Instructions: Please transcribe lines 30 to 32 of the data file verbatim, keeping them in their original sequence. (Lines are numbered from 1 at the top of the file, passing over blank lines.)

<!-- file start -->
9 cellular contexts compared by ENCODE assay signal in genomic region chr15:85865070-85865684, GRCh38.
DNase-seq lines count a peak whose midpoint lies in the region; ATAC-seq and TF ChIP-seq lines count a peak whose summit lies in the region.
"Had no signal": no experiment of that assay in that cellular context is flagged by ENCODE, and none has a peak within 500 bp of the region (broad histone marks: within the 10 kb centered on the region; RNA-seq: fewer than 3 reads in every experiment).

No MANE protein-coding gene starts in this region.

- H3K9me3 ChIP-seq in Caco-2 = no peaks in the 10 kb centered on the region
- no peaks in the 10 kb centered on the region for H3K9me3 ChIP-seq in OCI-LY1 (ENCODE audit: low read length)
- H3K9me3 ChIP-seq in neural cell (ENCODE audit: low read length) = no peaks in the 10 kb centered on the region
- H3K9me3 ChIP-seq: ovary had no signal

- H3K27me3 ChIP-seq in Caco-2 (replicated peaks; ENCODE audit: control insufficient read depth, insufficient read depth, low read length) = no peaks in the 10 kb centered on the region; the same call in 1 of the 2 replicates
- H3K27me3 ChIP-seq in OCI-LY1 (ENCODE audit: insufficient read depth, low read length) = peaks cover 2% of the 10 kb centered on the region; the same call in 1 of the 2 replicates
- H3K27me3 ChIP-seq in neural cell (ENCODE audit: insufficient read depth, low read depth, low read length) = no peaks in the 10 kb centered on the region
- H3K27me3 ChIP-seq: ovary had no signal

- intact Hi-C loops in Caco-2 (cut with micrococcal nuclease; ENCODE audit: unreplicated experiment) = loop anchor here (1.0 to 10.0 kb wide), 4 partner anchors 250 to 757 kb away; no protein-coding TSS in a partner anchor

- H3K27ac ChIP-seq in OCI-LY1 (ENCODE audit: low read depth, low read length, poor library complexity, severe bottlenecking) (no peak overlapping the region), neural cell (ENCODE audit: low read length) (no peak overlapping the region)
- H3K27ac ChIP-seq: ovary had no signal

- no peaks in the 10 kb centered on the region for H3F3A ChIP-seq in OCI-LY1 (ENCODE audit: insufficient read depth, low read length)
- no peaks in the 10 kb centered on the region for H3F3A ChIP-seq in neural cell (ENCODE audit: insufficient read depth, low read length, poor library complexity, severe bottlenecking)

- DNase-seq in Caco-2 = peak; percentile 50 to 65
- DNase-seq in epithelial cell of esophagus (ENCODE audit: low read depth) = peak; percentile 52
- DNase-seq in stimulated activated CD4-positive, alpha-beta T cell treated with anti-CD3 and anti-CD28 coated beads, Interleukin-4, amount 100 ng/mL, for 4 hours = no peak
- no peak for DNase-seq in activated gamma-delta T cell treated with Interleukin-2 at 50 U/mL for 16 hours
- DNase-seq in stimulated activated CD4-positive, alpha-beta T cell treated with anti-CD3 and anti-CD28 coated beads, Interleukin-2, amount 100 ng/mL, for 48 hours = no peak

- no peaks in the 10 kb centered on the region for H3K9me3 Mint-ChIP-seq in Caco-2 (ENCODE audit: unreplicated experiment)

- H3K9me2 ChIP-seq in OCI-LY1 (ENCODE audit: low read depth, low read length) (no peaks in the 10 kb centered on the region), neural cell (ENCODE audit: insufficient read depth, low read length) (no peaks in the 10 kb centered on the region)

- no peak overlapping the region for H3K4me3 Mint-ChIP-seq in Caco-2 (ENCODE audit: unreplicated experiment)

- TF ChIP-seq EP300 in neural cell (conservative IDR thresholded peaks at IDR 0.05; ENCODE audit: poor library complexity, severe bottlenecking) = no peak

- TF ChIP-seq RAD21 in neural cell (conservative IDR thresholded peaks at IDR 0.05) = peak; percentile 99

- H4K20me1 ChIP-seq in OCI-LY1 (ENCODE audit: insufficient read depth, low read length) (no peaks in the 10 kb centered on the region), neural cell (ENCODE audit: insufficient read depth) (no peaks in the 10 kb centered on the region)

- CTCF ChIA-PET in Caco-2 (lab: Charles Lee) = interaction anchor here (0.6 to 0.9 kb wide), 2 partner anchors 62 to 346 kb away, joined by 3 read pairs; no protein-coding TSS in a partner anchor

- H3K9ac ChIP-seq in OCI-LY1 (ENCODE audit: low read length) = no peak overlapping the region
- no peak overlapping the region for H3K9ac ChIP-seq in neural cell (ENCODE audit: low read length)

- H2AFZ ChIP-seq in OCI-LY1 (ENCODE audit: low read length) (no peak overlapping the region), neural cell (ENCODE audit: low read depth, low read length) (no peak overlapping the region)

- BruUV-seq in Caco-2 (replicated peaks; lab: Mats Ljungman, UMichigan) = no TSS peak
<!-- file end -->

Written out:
- H3K9ac ChIP-seq in OCI-LY1 (ENCODE audit: low read length) = no peak overlapping the region
- no peak overlapping the region for H3K9ac ChIP-seq in neural cell (ENCODE audit: low read length)

- H2AFZ ChIP-seq in OCI-LY1 (ENCODE audit: low read length) (no peak overlapping the region), neural cell (ENCODE audit: low read depth, low read length) (no peak overlapping the region)